Towards a Complete, Multi-level Cognitive Architecture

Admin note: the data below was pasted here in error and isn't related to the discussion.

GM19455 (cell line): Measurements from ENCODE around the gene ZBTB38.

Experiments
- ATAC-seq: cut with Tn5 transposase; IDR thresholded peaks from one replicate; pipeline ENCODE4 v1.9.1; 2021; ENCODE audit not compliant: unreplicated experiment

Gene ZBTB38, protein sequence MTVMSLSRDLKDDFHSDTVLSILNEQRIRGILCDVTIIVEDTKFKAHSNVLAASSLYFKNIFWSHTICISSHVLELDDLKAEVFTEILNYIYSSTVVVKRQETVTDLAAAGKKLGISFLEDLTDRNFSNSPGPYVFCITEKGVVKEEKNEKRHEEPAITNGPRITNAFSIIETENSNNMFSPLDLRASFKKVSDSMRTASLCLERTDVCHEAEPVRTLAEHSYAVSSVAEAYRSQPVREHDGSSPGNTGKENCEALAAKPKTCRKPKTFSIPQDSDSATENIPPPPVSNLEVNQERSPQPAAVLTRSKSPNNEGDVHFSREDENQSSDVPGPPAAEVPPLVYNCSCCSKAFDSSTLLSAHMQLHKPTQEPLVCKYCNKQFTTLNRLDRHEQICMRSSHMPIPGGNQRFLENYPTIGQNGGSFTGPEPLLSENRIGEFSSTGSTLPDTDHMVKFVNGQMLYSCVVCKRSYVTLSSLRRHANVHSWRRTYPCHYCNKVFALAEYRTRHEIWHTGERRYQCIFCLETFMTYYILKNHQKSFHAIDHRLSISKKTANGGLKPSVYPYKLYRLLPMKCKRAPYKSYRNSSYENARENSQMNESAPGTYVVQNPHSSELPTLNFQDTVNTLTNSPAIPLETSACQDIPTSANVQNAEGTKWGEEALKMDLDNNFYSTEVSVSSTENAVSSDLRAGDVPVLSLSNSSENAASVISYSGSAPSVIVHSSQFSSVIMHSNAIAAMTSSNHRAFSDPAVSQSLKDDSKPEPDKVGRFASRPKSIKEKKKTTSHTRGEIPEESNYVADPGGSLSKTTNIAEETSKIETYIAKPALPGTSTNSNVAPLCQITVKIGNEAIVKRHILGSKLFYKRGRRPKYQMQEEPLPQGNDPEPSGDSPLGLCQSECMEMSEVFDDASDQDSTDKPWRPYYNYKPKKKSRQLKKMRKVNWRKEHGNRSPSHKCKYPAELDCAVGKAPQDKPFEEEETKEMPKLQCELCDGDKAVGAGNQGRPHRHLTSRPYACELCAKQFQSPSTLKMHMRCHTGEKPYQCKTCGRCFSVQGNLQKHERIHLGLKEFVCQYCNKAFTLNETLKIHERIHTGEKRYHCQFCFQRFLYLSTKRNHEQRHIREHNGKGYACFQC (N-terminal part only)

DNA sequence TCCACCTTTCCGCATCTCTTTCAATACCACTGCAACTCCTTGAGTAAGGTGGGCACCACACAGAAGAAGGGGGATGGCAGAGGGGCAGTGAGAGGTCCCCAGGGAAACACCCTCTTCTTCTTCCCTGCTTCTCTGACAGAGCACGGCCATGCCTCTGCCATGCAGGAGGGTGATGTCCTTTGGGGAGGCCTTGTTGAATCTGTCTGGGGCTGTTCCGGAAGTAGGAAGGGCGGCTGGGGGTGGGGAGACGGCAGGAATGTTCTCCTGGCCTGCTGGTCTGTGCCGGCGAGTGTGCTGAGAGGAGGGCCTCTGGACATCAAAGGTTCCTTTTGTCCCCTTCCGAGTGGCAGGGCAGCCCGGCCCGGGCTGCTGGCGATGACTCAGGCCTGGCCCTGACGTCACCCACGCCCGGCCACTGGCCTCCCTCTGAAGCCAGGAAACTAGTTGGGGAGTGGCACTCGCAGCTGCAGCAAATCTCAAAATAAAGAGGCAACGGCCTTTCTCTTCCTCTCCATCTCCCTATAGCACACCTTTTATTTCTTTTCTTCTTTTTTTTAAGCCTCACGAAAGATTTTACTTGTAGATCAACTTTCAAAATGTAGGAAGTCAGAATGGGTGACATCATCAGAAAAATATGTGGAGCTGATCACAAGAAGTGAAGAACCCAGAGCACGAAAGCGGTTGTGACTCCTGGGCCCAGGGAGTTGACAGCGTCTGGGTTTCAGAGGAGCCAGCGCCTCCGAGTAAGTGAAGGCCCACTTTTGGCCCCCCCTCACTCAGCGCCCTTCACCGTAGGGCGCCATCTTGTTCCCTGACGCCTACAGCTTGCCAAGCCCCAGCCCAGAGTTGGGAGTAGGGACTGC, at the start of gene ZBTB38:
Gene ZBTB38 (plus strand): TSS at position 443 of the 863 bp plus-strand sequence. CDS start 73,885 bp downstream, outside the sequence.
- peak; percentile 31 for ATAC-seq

The paper describes a novel approach to cognitive architecture exploration in which multiple cognitive architectures are integrated in their entirety. The goal is to increase significantly the application breadth and utility of cognitive architectures generally. The resulting architecture favors a breadth-first rather than depth-first approach to cognitive modeling by focusing on matching the broad power of human cognition rather than any specific data set. It uses human cognition as a functional blueprint for meeting the requirements for general intelligence. For example, a chief design principle is inspired by the power of human perception and memory to reduce the effective complexity of problem solving. Such complexity reduction is reflected in an emphasis on integrating subsymbolic and statistical mechanisms with symbolic ones. The architecture realizes a “cognitive pyramid” in which the scale and complexity of a problem is successively reduced via three computational layers: Proto-cognition (information filtering and clustering), Micro-cognition (memory retrieval modulated by expertise) and Macro-cognition (knowledge-based reasoning). The consequence of this design is that knowledge-based reasoning is used primarily for non-routine, novel situations; more familiar situations are handled by experience-based memory retrieval. Filtering and clustering improve overall scalability by reducing the elements to be considered by higher levels. The paper describes the design of the architecture, two prototype explorations, and evaluation and limitations.

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